digital illustration from a photoEven if I could I would rather not see the future. If it’s not to my liking, then I’ll despair and give up all attempts to improve upon it; if appealing, it will tempt me to live in constant yearning and not invest my heart and hands in my own present.

That doesn’t stop me from persistently trying to scry any hints of what’s to come in whatever handy crystal ball I can conjure. We’re curious creatures, we humans, and impatient at that. I wish and want and hope and dream, along with all of my fellow mortals, thinking that if I just knew what lay around the next bend of the road, surely I would be content, or at least if not content then prepared. But few who have access to dates and deadlines, foresight and certainties actually prepare in full, and once the approaching events are known they so often become the sole focus of the journey, not a point along the way, in fact distracting us from all of the possibly meaningful points that do exist en route.

I would rather not give myself any excuses for being even less attentive than I already am, and to be honest, I think it would take a fair measure of the charm out of discovering my life with a degree of surprise as it happens. Do I hope that what comes will be pleasurable and kind and fulfilling? Naturally. But whatever it is, I will let it keep its secrets for now; there is a lot to be seen and felt and done long before I get there, wherever there is and whatever it holds.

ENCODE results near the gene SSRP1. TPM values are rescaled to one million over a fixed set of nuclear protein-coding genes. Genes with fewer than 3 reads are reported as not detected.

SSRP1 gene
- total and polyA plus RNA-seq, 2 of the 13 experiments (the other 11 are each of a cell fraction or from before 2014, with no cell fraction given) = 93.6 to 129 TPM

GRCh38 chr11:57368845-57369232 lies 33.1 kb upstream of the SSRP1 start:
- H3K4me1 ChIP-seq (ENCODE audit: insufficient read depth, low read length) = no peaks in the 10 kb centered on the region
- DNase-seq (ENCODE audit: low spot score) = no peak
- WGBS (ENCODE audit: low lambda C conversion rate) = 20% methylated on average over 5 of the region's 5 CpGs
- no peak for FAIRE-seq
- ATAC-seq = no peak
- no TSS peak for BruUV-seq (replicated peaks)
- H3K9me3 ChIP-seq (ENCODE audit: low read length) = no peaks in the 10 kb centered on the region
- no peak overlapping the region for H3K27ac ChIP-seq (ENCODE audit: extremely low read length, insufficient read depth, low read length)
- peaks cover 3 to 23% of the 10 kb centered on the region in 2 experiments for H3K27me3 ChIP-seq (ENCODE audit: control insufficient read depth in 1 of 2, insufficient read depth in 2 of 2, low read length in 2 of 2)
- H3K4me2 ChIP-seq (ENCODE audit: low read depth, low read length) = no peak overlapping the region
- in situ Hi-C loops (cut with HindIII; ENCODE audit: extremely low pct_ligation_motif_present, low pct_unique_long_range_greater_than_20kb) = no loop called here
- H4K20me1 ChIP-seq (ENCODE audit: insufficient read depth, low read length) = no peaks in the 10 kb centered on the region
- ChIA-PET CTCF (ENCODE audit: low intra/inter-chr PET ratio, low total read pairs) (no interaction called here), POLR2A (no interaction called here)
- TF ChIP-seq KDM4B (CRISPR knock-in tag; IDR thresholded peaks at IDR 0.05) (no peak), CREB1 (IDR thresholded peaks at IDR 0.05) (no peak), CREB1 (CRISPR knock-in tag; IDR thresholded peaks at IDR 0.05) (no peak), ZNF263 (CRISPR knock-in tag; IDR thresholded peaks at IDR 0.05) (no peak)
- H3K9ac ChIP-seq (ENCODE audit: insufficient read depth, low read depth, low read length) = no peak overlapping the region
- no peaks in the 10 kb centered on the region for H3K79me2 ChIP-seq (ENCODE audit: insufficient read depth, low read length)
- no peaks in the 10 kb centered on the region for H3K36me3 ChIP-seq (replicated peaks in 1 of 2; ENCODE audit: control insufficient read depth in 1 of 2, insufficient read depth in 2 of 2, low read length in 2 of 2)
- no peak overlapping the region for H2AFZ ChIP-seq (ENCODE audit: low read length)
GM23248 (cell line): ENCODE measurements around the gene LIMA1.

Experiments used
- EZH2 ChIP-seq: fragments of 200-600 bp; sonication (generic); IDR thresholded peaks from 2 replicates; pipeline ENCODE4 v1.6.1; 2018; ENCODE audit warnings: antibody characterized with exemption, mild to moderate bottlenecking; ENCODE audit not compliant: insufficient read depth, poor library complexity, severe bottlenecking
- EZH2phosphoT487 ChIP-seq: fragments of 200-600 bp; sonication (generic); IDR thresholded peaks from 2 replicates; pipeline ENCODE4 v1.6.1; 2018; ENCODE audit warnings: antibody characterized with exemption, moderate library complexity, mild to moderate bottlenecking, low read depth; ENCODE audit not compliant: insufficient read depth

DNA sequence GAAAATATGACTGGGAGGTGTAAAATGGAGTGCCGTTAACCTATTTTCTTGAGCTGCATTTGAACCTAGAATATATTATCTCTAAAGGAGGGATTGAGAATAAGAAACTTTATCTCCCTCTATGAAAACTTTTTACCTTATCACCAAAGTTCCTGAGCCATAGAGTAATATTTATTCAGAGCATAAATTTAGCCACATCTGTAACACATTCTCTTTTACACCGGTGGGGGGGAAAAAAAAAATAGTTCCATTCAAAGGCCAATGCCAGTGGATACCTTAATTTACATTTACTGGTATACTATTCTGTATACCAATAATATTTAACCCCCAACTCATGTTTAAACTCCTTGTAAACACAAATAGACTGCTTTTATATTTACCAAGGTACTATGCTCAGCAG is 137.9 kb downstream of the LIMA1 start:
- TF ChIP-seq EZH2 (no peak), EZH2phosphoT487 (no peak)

Hot Flash Fiction 7: The Scientists’ Children

It was pretty rare and indeed a little suspect back in those days that both husband and wife were scientists. That the Cruikshanks, odd ducks each one, also both taught the Modern Sciences at the local normal school only opened them to further scrutiny and whispering. So when Rupert’s distant aunt died and left him her desolate hardscrabble farm and its rickety frame house at the dead end of the worst road in a dry, mean county, husband and wife packed up their trunks, borosilicate retorts and all, and moved right out to that far frontier, disappearing as though in a puff of salty dust. It was only some years later, when they began to appear in search of provisions at the nearest town’s dry goods emporium with their two remarkable young children in tow, that folk in that region began to guess that perhaps the inexplicable strangeness of the Cruikshank life was not lessened, let alone ended, by any means.digital collage